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The Case for Speech Therapy with Children

The Case for Speech Therapy with Children
Research has shown that the most rapid brain development occurs before a child reaches age 3. Up to this time, speech and language abilities are developed mainly through human communication.

If a child does not reach developmental milestones on schedule, it does not necessarily mean a problem. However, a child's failure to reach certain milestones as expected may be a "red flag" or warning. He or she should be evaluated by a health professional such as a speech pathologist.

Fortunately, these evaluations by a SLP are entirely non-invasive, so there's no reason to avoid them because, according to the American Speech-language and hearing association (ASHA), these impairments can negatively affect a child's learning functions:

Children with communication disorders frequently do not perform at grade level. They may struggle with reading and have difficulty learning to listen, speak, read, or write due to problems in language development. Problems can occur in the production, comprehension, and awareness of language sounds, syllables, words, sentences, and conversation. They may have difficulty understanding and expressing language, misunderstand social cues, avoid attending school, show poor judgment, and have difficulty with tests.

Red flags for language development

Many warning signs might indicate the need for you to google ‘speech therapist near me’. Remember, an evaluation by a qualified language therapist is a good idea in any case, simply as a regular part of a child’s growth.

Here are some of the more usual indicators that a visit to an SLP is warranted. As the child gets older, some of the signs might be more obvious.

By 12 months:

Does not point to objects

Doesn’t respond to her/his name

Does not use gestures such as waving or shaking their head for “no.”

Doesn’t babble with changes in tone-e.g. dadadadadadadada

By 15 months:

They have not used their first word (this can be a word approximation such as “buh” for “ball” or “do” for “doggie”)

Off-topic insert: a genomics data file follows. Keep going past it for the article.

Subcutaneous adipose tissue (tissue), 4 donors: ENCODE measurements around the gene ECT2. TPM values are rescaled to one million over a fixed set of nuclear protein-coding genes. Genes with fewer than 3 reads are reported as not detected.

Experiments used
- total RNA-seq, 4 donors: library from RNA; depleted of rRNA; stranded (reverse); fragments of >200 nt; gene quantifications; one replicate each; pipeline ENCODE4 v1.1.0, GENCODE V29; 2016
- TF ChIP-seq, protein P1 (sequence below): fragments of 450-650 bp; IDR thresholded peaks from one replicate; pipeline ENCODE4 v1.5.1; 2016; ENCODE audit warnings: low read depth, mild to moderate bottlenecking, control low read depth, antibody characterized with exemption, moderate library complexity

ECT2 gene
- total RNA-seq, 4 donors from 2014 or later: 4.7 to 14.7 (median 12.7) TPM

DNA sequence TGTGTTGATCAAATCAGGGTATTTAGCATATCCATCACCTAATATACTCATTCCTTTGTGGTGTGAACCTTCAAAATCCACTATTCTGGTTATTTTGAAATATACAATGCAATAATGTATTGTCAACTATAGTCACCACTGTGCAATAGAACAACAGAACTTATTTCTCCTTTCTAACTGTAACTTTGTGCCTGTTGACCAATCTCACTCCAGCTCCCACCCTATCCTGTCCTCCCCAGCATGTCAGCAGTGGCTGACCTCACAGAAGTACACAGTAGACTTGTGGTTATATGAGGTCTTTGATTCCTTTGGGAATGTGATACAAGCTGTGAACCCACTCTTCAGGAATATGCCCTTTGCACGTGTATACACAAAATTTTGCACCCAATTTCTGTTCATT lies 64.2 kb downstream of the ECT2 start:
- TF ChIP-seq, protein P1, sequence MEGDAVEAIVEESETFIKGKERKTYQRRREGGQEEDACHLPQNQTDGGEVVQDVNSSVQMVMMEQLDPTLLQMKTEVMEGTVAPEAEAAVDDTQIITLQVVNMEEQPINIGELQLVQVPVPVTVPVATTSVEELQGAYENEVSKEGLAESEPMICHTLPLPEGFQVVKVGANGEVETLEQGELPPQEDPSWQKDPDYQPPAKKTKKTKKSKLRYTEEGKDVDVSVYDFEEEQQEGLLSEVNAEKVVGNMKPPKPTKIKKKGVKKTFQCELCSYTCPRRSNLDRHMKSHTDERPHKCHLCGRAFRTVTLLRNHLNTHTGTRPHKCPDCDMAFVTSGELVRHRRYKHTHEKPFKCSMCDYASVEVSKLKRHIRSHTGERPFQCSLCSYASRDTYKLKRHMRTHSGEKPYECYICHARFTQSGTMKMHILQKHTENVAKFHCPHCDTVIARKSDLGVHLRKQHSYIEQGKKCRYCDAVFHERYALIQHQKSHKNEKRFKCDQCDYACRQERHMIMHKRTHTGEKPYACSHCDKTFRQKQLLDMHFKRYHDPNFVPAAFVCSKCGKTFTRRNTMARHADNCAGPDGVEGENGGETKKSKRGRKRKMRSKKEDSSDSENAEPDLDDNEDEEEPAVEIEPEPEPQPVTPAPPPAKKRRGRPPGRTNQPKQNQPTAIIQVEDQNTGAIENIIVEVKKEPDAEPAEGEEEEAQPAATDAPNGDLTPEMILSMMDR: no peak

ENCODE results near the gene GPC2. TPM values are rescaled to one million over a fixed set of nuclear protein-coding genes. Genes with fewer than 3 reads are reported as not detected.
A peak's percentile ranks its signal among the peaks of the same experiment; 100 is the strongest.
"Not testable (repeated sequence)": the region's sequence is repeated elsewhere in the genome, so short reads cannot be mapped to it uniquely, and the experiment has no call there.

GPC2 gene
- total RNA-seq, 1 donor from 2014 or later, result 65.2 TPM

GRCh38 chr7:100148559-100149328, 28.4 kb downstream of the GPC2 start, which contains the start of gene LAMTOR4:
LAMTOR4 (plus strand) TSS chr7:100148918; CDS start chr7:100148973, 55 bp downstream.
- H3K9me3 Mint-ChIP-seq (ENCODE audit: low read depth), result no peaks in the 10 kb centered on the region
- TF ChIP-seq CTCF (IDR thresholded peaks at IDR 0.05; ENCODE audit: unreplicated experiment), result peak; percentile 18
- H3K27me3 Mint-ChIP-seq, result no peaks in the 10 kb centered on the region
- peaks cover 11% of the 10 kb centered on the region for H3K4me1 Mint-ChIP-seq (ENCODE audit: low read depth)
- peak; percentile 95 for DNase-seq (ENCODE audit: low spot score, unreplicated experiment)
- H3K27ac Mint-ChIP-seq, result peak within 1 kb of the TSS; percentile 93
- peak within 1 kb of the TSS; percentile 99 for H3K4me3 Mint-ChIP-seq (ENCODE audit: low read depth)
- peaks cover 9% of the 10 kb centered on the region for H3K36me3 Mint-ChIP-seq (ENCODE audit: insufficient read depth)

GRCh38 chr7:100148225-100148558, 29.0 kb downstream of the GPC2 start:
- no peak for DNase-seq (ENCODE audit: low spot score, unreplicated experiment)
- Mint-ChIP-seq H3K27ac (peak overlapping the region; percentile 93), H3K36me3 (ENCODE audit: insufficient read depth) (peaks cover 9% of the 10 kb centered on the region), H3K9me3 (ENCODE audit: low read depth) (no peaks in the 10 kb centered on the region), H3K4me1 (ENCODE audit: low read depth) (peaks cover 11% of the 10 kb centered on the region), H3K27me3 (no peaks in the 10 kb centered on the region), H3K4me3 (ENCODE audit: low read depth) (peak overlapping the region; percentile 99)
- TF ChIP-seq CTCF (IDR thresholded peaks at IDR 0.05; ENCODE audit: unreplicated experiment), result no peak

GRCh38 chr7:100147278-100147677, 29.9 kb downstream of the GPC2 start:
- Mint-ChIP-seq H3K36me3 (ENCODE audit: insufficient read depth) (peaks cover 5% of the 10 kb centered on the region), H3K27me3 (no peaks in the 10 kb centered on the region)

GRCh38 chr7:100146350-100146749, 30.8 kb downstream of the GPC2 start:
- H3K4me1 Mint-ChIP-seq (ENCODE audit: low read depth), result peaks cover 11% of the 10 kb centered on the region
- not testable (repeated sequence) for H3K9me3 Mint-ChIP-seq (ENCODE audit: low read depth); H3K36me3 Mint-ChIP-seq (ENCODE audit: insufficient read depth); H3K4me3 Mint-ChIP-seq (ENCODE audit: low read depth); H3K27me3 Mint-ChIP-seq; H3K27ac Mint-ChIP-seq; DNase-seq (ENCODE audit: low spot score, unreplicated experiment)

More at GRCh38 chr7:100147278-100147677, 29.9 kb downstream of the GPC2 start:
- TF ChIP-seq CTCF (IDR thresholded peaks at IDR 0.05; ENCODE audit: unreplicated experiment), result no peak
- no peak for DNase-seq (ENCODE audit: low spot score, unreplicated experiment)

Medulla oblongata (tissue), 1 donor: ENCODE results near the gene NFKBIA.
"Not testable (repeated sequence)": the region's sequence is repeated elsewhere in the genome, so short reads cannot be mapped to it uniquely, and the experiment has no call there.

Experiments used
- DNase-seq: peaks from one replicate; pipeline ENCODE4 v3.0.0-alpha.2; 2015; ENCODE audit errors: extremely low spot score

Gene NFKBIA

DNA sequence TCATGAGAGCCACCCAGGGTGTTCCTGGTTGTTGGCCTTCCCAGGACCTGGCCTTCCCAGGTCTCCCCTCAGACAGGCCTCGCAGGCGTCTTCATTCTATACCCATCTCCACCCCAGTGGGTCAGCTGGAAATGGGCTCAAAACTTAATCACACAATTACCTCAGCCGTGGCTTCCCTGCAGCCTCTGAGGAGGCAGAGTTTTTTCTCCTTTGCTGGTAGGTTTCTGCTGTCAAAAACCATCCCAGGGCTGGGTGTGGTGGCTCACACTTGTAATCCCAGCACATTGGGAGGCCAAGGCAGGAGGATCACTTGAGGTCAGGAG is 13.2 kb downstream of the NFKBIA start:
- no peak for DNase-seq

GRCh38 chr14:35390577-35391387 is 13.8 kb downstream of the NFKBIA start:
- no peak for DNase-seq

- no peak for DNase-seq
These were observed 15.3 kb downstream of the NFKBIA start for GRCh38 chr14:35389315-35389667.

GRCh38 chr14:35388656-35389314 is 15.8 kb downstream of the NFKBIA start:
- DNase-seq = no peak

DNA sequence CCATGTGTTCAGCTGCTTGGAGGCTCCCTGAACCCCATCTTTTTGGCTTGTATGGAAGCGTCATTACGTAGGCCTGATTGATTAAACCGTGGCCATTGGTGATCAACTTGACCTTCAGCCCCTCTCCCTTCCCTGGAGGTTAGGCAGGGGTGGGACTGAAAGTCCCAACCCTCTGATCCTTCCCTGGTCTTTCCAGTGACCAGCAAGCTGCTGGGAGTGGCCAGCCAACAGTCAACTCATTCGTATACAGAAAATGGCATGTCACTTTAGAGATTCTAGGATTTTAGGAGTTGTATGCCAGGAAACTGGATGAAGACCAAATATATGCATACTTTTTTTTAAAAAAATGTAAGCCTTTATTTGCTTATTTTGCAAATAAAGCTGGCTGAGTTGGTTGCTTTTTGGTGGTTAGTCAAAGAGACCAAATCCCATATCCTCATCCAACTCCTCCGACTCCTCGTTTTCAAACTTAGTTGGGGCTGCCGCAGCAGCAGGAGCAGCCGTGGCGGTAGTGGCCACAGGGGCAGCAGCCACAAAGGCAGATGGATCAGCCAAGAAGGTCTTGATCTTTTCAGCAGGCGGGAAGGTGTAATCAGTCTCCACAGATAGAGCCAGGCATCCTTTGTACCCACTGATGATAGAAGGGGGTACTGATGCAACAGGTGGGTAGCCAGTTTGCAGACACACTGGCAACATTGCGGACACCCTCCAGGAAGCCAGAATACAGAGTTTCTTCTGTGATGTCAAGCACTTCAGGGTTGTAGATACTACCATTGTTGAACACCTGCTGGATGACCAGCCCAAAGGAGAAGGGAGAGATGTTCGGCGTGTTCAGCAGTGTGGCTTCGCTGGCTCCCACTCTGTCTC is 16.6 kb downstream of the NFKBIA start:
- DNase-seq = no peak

Doesn’t point to objects or pictures when asked, “Where’s the..?”

Does not respond to words such as “no” and “bye-bye” appropriately

By 18 months:

Does not use at least six to ten words consistently

Doesn’t understand simple commands like “Don’t touch.”

They do not appear to hear well or discriminate between sounds

By 20 months

They don’t use at least six consonant sounds (especially /p, b, m, n, w, h/)

They do not follow simple directions such as “come here,” and not just when frustrated.

By 24 months (2 years)

Has a vocabulary of fewer than 100 words

They are less interested in social interactions compared with previously

Doesn’t pretend with toys, such as feeding a doll or making toy man drive a toy car

Doesn’t imitate actions or words

By 3 years:

They are understood by family or caregivers less than 50% of the time

They can’t produce vowel sounds (a, e, i, o, u) and/or the consonants (p, b, m, and w) in words

They get overly frustrated when they’re asked to repeat themselves so others can understand them and sometimes even refuse to continue talking

By 4 years:

Cannot be understood by family/strangers more than 75% of the time

Cannot correctly produce t, d, k, g, f

Cannot be asked to repeat without becoming sensitive

By 5 years:

Cannot be understood in all situations by most listeners

Cannot correctly produce most speech sounds

Cannot be asked to repeat without exhibiting frustration

Any age:

Family, friends, and/or caregivers find it suddenly harder to understand the child.

Produces no meaningful words or sounds that are understood only by family

Their speech is slurred, or they have difficulty controlling their breathing for speech

Sound errors are prevalent but variable (i.e., “dog” could be produced “dog,” “tog,” “gog,” “god” by the same child)

They speak loudly in a high-pitched voice (and not just when imitating a TV character)

They go from barely being able to produce sounds to speech that is barely understood or speech that is usually understood with frequent sound errors

They are unaware of sound variations or show frustration and/or anxiety about their seeming inability to control their speech

Exhibits frustration and/or avoids talking due to difficulties

If you have any questions about your child’s vocal development, give us a call or email info@hayatihealth.com! There are many excellent speech-language pathologists in Dubai and Abu Dhabi. At Hayati Health Center, we’re proud to have one of the best of those at our child development center in Dubai.

If you’re interested in finding out more about child speech therapy in Dubai, arrange an appointment with our SLP Sneha Kothari and let’s get started on your child’s journey early. The earlier an impairment is identified, the better the outcome!

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